China’s Grand Strategy: Part 7

China’s Grand Strategy
By Evan Dudik

Previously, we outlined in detail areas where China is jockeying for influence across the globe. We’re now positioned to distill the country’s Grand Strategy.

The strategy has three phases. I’ve ordered them in terms of logical priority, but China’s implementing them concurrently. This Super strategy shows features reminiscent of its Taiwan strategy but writ vastly larger:

1. Secure the Homeland.

This means ensuring mainland China remains stable enough to provide a continuing base for projecting sufficient power—military, economic, financial and therefore diplomatic—to achieve global hegemony.

The linchpin tasks:

First, control, then squash internal dissent, whether it be against the monopoly of the Communist Party over every aspect of personal and communal life, from freedom of expression, freedom to organize, economic opportunity, to despair over despoliation of the environment. (The last is worse than a Westerner can imagine: due to rapacious industrialization, deforestation and resource harvesting, the desert has encroached within 150 miles of Beijing, growing at 2 miles a year [52].

The history of the 20th century makes us familiar with the main means authoritarian regimes use to control dissatisfaction and dissent. China uses an old one and a new one on its customary massive scale. The old one is concentration camps, employed in the case of the Uighurs, putting entire ethnic populations under threat of forced reeducation in camps—reportedly holding 1 million people or a full 9% of the population in-camps so large they can be seen from space. Predictably, China has lied about it. [53].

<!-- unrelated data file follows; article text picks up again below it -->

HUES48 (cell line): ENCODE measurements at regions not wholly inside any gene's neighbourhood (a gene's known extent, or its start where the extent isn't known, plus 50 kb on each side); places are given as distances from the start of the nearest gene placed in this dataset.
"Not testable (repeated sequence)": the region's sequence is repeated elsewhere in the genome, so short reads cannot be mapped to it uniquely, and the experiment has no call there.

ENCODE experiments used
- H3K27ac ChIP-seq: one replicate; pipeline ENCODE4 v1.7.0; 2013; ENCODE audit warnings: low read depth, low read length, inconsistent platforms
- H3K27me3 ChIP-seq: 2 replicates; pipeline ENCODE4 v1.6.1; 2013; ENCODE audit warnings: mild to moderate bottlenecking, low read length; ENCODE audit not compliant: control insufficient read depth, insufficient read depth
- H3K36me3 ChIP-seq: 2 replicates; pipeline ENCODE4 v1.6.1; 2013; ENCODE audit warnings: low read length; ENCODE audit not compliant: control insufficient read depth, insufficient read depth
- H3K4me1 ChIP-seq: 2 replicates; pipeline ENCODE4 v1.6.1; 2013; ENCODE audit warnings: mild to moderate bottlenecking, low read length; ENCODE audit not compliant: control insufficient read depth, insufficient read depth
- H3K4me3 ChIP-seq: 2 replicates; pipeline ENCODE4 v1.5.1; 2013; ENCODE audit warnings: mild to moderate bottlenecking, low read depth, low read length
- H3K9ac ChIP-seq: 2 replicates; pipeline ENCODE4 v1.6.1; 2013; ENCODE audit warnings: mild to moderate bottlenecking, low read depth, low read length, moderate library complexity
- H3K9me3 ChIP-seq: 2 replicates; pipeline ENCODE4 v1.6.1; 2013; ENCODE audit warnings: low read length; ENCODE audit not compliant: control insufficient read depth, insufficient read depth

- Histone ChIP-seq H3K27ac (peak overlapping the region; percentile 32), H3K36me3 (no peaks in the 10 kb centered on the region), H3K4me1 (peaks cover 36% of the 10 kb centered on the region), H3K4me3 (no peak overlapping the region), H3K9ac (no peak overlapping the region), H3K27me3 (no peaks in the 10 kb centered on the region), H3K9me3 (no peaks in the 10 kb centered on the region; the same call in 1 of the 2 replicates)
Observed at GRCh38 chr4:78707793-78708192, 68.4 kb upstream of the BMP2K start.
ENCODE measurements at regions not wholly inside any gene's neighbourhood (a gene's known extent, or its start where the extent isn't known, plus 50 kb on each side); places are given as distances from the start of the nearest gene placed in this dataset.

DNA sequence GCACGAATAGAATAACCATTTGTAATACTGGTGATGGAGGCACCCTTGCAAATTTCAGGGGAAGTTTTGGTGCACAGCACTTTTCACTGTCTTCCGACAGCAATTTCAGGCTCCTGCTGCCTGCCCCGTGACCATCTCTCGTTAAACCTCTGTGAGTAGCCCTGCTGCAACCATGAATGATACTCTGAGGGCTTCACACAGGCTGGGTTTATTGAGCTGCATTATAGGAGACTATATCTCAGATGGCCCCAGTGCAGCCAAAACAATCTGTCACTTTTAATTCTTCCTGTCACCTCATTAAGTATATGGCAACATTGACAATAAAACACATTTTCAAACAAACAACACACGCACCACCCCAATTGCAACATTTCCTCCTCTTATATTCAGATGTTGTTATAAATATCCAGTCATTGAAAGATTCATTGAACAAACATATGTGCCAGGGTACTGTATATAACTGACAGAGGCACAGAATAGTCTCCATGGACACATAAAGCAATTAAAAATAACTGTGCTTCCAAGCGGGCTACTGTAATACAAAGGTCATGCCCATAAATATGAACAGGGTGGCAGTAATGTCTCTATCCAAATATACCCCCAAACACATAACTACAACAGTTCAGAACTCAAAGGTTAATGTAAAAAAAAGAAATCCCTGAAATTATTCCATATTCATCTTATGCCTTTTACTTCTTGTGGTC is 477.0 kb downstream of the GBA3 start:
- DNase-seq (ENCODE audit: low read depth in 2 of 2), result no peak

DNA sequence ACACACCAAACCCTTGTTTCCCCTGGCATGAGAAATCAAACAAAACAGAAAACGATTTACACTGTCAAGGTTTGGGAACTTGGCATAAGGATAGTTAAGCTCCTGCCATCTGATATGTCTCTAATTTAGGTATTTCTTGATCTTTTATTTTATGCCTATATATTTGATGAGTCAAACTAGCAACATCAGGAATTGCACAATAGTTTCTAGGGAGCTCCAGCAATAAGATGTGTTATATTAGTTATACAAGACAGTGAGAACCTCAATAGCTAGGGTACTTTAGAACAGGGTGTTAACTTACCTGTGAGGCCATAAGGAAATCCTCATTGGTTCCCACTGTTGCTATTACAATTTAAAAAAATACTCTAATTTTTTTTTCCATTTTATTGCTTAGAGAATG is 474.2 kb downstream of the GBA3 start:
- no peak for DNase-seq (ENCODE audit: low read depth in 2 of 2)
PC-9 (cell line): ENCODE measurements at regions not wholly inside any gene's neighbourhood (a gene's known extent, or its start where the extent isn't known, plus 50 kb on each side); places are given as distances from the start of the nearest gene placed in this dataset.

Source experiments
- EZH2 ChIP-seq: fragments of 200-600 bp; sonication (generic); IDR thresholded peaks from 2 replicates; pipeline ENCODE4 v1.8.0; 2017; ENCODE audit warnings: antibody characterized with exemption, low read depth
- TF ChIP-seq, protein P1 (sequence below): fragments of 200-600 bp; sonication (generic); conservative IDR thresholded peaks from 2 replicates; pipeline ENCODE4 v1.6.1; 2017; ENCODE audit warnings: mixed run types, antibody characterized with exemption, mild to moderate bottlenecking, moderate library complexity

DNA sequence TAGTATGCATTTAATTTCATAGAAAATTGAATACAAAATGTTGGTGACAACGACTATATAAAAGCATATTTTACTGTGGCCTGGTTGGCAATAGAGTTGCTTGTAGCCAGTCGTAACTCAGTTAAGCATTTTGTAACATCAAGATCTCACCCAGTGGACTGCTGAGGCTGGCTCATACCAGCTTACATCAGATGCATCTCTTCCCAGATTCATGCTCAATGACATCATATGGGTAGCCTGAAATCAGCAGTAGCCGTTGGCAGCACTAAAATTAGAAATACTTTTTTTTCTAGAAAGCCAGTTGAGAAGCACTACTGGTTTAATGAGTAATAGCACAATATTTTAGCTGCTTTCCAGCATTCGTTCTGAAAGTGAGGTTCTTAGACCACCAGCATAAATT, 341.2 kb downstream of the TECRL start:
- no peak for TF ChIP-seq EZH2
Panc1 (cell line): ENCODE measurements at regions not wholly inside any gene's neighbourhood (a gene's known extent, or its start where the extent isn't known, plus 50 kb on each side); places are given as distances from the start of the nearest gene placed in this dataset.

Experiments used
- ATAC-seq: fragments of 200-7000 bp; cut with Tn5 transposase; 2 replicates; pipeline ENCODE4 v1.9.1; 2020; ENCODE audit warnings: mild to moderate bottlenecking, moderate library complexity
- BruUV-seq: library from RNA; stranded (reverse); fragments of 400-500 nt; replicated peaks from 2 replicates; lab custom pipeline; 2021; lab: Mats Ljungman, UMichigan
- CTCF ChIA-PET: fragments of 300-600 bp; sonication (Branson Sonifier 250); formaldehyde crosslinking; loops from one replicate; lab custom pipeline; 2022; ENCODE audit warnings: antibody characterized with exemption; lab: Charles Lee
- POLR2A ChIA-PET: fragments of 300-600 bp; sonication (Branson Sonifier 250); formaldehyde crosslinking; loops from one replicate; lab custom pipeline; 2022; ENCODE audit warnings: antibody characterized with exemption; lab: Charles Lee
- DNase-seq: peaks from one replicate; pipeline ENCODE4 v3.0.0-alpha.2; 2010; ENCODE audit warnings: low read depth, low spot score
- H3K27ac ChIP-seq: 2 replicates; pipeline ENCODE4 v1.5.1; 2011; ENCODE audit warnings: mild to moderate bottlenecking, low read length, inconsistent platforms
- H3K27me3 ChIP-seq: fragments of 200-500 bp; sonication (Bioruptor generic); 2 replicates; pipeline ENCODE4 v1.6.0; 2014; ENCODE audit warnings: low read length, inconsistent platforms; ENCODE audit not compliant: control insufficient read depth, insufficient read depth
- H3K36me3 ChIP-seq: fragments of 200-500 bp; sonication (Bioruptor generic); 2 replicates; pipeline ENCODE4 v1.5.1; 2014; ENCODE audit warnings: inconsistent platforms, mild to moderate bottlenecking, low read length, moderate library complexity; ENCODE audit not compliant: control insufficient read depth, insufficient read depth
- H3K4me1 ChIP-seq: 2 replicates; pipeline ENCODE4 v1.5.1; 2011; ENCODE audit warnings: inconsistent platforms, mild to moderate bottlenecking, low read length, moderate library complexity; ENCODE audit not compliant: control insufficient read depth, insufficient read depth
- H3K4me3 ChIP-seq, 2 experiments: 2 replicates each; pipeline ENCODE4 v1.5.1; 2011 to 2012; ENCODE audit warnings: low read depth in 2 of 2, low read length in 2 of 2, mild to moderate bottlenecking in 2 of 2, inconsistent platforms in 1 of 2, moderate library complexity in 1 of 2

The new one is cybersurveillance of China’s entire population: the use of artificial intelligence to score every resident’s actions, beliefs, communications, and document their every physical move location using ubiquitous surveillance cameras and face recognition. The Party then employs the score to award or deny individuals jobs, housing, transportation, and education [54]. It might be said the technology is crude and thus applied unevenly—but so what, the CCP accomplishes the mission: to cow the population (in respect to which a little randomness probably helps rather than hinders).

(My prediction is that this system will fall of its own weight because, as Stalin, along with Chicago and New York politicians among others, is reputed to have said, “It’s not who votes that counts but who counts the votes that counts.” In this case CCP apparatchiks are handing over power to an army of software dweebs. You know who they’re going to take care of first. Then internal CCP factions will use it to destroy one another; the CCP like all authoritarian parties will undergo a cyber—powered purge of wrong-believers).

China’s population surveillance system is part and parcel of its foreign hegemonic strategy. It’s exporting it to regimes such as Venezuela’s Maduro dictatorship and Ecuador—incidentally increasing its leverage over Latin America. It’s doing the same for 16 other countries in Africa and the Middle East who agree with the Chinese approach toward privacy and top-downcontrol of citizenry. 36 countries have signed onto Chinese guidance for “molding public opinion” for the remaining countries whose governments don’t believe people’s thoughts need to be left alone. [55]. If you don’t believe that data is going to the CCP—and will be used to shape a benevolent attitude toward China, helping the CCP identify allies, enemies and those open to cooption and blackmail in each and every country–I’ll sell you that New York bridge.